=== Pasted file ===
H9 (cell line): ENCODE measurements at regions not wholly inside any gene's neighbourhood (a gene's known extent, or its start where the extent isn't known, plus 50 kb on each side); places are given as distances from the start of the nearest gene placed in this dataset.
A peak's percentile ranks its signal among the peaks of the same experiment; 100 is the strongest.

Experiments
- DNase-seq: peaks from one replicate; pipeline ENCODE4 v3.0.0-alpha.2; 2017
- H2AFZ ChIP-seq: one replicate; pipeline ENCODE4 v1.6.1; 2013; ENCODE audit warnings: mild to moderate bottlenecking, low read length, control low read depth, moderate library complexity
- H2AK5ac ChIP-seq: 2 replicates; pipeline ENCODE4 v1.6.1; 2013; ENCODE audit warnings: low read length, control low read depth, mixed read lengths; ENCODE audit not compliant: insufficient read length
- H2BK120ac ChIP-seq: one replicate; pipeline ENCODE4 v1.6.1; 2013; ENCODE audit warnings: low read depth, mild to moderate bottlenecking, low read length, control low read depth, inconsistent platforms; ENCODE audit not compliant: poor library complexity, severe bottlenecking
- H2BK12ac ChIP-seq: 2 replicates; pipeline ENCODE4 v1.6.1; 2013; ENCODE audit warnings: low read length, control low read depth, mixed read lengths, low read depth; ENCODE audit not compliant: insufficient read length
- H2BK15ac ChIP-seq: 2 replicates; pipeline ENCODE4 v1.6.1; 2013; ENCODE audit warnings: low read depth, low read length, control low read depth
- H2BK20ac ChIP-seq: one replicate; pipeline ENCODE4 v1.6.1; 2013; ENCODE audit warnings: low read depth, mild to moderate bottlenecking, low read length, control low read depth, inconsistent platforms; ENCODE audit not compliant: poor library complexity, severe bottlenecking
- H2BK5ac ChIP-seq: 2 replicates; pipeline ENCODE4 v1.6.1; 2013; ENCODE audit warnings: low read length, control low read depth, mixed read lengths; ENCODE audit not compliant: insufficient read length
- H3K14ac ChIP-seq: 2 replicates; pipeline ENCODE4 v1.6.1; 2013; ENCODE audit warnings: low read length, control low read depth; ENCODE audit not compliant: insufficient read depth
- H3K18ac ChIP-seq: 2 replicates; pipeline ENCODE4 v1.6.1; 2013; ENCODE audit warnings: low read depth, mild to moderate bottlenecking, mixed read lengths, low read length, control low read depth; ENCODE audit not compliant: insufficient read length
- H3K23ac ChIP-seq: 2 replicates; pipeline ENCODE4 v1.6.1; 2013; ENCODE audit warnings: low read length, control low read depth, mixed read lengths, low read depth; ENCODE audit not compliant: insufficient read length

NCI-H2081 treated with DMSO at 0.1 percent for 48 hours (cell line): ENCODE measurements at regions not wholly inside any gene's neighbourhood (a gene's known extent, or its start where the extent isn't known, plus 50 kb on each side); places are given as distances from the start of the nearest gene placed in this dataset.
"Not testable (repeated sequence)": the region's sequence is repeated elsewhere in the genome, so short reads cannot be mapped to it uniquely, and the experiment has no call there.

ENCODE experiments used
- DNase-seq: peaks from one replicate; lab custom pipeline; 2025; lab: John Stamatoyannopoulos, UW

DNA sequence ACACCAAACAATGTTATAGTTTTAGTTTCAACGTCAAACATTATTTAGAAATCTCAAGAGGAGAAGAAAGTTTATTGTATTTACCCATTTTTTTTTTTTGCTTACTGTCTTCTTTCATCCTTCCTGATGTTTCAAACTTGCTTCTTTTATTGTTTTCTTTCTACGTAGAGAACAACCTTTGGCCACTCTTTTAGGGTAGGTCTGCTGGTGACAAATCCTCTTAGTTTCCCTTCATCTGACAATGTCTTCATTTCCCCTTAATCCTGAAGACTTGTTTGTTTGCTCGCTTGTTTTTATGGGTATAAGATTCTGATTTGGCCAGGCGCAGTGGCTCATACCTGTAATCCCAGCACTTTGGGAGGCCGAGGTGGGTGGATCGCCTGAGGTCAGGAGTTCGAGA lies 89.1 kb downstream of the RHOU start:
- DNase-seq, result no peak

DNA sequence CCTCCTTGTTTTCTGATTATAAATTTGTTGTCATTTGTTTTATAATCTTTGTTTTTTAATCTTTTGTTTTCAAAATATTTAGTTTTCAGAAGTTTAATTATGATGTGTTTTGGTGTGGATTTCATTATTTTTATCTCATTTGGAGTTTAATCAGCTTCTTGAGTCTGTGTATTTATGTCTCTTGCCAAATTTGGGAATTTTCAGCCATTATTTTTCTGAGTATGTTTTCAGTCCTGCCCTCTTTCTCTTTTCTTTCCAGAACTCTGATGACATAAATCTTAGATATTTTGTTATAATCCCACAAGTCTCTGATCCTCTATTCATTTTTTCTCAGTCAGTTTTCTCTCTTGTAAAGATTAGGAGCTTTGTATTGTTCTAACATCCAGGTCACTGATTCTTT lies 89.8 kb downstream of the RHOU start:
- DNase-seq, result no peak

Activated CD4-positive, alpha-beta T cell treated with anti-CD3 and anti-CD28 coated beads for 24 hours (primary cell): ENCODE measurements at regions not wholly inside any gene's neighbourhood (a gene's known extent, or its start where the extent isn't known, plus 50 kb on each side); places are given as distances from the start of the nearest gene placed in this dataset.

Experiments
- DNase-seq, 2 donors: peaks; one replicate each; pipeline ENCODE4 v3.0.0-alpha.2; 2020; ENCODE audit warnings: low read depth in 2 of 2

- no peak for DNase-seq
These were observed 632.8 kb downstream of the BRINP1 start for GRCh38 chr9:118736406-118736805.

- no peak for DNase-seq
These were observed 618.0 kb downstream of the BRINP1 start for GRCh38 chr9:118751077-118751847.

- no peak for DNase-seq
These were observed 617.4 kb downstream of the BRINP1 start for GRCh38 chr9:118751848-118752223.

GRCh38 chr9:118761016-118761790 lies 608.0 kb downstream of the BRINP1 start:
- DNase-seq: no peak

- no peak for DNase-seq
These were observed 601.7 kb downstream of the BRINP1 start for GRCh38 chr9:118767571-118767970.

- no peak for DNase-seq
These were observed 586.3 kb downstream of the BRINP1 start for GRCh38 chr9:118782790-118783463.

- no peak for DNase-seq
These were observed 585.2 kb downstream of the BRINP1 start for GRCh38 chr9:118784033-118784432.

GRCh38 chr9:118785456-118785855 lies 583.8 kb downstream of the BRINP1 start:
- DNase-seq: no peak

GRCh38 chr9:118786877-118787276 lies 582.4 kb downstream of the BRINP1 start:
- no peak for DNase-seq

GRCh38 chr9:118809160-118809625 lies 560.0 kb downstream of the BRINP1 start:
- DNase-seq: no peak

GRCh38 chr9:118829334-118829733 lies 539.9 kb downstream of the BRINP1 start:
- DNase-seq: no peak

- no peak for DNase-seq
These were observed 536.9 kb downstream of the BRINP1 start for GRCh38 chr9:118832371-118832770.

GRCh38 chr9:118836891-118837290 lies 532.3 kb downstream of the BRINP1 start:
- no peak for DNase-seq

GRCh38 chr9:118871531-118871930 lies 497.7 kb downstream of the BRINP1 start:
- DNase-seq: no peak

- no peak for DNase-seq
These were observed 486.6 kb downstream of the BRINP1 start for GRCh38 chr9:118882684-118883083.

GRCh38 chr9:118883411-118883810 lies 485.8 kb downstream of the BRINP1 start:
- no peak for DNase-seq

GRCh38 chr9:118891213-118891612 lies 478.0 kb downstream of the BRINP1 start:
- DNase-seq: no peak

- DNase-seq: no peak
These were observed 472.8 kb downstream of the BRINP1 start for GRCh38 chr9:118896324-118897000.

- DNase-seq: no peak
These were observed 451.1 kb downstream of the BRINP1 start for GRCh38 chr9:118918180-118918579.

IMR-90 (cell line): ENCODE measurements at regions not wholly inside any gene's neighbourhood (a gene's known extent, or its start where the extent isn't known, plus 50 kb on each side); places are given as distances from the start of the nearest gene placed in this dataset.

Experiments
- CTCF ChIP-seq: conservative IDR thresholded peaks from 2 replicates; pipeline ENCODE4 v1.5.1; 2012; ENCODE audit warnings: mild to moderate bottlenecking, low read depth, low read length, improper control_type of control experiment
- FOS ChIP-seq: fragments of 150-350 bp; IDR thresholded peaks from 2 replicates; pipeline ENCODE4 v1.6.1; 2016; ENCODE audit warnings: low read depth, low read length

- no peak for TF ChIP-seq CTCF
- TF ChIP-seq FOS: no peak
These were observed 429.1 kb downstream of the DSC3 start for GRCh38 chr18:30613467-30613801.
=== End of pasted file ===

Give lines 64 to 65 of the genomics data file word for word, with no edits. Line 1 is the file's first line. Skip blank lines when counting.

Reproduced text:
IMR-90 (cell line): ENCODE measurements at regions not wholly inside any gene's neighbourhood (a gene's known extent, or its start where the extent isn't known, plus 50 kb on each side); places are given as distances from the start of the nearest gene placed in this dataset.

Experiments